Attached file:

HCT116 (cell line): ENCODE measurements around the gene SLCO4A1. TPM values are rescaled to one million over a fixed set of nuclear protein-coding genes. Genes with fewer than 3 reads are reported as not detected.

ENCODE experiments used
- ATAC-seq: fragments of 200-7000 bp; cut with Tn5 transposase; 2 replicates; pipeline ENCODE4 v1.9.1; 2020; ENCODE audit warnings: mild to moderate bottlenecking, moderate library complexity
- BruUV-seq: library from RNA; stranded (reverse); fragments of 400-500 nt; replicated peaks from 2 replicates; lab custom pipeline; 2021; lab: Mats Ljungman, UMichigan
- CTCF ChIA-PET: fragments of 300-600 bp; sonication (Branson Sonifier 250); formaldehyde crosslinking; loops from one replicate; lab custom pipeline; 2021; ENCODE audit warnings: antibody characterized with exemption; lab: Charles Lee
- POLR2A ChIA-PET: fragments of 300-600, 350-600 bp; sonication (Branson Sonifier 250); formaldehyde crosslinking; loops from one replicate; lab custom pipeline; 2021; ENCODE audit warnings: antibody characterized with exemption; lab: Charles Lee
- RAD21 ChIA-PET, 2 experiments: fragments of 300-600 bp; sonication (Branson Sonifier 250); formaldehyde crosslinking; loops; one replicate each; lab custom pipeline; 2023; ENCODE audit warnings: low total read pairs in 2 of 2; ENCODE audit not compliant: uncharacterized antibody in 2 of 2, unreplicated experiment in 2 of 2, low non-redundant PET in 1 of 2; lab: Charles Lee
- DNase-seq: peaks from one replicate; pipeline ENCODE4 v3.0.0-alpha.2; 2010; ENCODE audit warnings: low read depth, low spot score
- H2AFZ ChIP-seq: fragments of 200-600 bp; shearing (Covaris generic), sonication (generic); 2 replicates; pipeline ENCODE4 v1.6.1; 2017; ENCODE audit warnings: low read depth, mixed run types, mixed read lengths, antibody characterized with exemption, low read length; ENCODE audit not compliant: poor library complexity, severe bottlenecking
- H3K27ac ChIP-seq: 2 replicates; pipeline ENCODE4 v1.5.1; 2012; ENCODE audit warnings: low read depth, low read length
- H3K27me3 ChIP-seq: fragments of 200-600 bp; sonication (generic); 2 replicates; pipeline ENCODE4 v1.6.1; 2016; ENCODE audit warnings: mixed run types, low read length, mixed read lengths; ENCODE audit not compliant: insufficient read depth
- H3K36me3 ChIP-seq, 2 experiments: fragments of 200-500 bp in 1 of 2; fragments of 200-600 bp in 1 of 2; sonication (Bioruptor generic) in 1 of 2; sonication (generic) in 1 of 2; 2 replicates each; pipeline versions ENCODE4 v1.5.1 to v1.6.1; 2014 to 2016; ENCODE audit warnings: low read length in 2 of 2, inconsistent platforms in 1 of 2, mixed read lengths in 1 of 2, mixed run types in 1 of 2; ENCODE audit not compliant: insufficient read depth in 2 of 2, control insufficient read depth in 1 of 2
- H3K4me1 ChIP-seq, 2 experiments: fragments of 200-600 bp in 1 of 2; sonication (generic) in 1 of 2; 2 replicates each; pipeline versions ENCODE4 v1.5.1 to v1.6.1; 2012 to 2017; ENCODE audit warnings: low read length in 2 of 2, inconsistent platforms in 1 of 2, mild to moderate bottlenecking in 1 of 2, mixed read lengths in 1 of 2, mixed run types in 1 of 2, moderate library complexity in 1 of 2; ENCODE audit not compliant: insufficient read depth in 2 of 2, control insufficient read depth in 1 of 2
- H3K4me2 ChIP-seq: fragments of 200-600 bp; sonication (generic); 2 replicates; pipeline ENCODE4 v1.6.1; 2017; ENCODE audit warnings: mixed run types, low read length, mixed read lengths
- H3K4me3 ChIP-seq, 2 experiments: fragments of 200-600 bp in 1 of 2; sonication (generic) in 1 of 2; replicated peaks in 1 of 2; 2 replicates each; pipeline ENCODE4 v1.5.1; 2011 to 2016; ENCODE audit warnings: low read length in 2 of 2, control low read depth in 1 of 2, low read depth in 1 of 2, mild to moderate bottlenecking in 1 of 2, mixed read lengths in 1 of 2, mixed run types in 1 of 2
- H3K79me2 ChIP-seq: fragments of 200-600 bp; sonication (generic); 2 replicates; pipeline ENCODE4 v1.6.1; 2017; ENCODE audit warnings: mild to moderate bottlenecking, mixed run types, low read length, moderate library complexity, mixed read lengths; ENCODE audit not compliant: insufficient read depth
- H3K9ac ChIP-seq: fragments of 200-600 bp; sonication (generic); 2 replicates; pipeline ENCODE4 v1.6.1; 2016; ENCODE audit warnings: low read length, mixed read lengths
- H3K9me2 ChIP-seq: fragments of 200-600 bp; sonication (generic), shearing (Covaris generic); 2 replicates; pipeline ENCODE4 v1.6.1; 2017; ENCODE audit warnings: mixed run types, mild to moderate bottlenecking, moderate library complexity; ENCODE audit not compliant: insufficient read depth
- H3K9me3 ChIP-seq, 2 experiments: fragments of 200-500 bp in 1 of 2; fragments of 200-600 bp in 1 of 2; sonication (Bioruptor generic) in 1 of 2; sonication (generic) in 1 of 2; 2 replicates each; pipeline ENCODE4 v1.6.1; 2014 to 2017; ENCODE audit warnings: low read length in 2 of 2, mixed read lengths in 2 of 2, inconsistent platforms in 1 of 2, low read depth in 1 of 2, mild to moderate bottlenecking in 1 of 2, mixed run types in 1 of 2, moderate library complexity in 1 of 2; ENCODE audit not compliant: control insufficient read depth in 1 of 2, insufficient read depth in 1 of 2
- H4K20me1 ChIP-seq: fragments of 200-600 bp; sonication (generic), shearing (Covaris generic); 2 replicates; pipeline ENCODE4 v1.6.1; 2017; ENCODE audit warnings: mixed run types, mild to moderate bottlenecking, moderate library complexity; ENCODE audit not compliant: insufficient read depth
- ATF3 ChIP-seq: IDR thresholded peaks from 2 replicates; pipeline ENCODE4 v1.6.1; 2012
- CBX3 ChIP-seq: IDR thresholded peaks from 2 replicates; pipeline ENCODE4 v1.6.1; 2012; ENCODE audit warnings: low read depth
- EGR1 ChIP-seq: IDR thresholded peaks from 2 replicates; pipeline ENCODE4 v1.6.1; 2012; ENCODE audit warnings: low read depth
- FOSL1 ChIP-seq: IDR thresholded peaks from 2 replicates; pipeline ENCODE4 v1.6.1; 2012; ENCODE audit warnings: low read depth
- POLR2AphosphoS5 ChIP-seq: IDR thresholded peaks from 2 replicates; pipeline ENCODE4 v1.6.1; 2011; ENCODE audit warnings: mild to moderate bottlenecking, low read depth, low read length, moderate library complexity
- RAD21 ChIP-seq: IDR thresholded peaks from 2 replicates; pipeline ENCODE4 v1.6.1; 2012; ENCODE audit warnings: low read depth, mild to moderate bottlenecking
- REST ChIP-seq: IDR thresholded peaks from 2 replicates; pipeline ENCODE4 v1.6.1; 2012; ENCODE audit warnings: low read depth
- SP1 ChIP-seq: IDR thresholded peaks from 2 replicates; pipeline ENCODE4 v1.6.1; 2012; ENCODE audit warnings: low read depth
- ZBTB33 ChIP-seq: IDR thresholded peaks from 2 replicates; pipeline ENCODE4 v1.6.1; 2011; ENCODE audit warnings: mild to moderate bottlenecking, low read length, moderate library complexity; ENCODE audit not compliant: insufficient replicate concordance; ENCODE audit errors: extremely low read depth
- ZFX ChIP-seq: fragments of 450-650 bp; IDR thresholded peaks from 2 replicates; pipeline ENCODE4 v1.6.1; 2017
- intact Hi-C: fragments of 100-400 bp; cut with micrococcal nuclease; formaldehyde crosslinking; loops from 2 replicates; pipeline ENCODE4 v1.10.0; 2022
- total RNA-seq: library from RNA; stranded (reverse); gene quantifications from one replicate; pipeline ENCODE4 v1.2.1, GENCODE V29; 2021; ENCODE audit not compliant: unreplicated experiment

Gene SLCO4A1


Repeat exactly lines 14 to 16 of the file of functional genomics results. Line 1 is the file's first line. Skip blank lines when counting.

- H3K4me2 ChIP-seq: fragments of 200-600 bp; sonication (generic); 2 replicates; pipeline ENCODE4 v1.6.1; 2017; ENCODE audit warnings: mixed run types, low read length, mixed read lengths
- H3K4me3 ChIP-seq, 2 experiments: fragments of 200-600 bp in 1 of 2; sonication (generic) in 1 of 2; replicated peaks in 1 of 2; 2 replicates each; pipeline ENCODE4 v1.5.1; 2011 to 2016; ENCODE audit warnings: low read length in 2 of 2, control low read depth in 1 of 2, low read depth in 1 of 2, mild to moderate bottlenecking in 1 of 2, mixed read lengths in 1 of 2, mixed run types in 1 of 2
- H3K79me2 ChIP-seq: fragments of 200-600 bp; sonication (generic); 2 replicates; pipeline ENCODE4 v1.6.1; 2017; ENCODE audit warnings: mild to moderate bottlenecking, mixed run types, low read length, moderate library complexity, mixed read lengths; ENCODE audit not compliant: insufficient read depth